Work is underway on China's second railway line to Tibet that will wind through some of the world's most mountainous and inhospitable territory and likely take the better part of a decade to complete, state media said Wednesday.
Work at the line's two ends in Chengdu, the capital of Sichuan province, and Tibet's capital of Lhasa has already begun, the official Xinhua News Agency reported.
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Other feasibility studies have been completed, but the most difficult section, through the mountains from Kangding in Sichuan to Nyingchi in Tibet, is still being designed and may take seven years to finish once construction begins, Xinhua said.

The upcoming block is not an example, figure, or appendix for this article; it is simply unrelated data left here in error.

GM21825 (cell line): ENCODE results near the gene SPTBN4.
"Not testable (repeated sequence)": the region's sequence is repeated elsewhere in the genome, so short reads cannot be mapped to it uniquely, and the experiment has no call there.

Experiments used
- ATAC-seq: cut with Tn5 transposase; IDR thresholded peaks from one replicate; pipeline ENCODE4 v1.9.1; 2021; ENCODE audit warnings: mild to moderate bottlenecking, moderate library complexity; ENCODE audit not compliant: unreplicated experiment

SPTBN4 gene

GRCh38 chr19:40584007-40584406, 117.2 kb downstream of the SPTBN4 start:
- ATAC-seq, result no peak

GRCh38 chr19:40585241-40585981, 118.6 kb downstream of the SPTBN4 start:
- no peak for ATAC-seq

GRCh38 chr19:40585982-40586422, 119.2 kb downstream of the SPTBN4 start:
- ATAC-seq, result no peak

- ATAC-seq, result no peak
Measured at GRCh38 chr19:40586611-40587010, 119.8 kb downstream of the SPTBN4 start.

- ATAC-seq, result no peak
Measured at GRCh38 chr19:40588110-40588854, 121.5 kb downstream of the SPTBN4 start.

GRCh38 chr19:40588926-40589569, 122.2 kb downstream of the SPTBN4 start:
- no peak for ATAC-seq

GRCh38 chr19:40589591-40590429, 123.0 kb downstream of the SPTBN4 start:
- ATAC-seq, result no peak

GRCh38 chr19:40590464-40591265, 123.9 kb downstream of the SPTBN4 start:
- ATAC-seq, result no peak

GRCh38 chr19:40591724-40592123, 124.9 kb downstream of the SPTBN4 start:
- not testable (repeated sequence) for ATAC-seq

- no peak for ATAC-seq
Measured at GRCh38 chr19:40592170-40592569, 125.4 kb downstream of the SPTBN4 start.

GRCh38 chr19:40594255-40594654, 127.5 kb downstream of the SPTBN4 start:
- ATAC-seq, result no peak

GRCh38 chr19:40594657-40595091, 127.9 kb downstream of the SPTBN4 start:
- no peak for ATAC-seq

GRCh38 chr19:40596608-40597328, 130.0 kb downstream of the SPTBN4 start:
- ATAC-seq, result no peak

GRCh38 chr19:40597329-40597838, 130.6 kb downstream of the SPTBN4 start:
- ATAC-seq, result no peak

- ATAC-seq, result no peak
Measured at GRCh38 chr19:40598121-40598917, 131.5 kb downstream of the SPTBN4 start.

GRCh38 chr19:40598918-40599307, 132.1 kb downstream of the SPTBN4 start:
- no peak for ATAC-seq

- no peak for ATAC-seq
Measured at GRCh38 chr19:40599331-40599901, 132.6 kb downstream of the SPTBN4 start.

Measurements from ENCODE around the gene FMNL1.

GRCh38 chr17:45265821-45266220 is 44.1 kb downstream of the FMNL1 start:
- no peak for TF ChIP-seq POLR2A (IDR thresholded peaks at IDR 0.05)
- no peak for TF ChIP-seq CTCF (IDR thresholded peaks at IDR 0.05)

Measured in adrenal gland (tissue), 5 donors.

Once completed, the line will run for 1,700 kilometers (1,060 miles), 80 percent of it consisting of tunnels and bridges. Total cost is estimated at 250 billion yuan ($37 billion), while the travel time from Chengdu to Lhasa will be cut from 48 to about 13 hours, Xinhua said.
Likening it to a roller coaster, designers said the line will traverse eight ascents and descents, topping out at 4,400 meters (14,400 feet), Xinhua said. Varying terrain, landslides and earthquakes are also major threats.
"It will be the most difficult super project in railway construction history," Xia Lie, a senior engineer at China Railway Eryuan Engineering Group, was quoted as saying.
The line is the latest in a seemingly endless series of hugely ambitious construction projects that include the gargantuan Three Gorges Dam, the world's longest bridge over water in Jiaozhou Bay and the world's most extensive high-speed rail network.
China opened an initial line to Lhasa from Qinghai province to the northeast in 2006 that runs for 1,956 kilometers (1,215 miles) and tops out at about 4,000 meters (13,000 feet).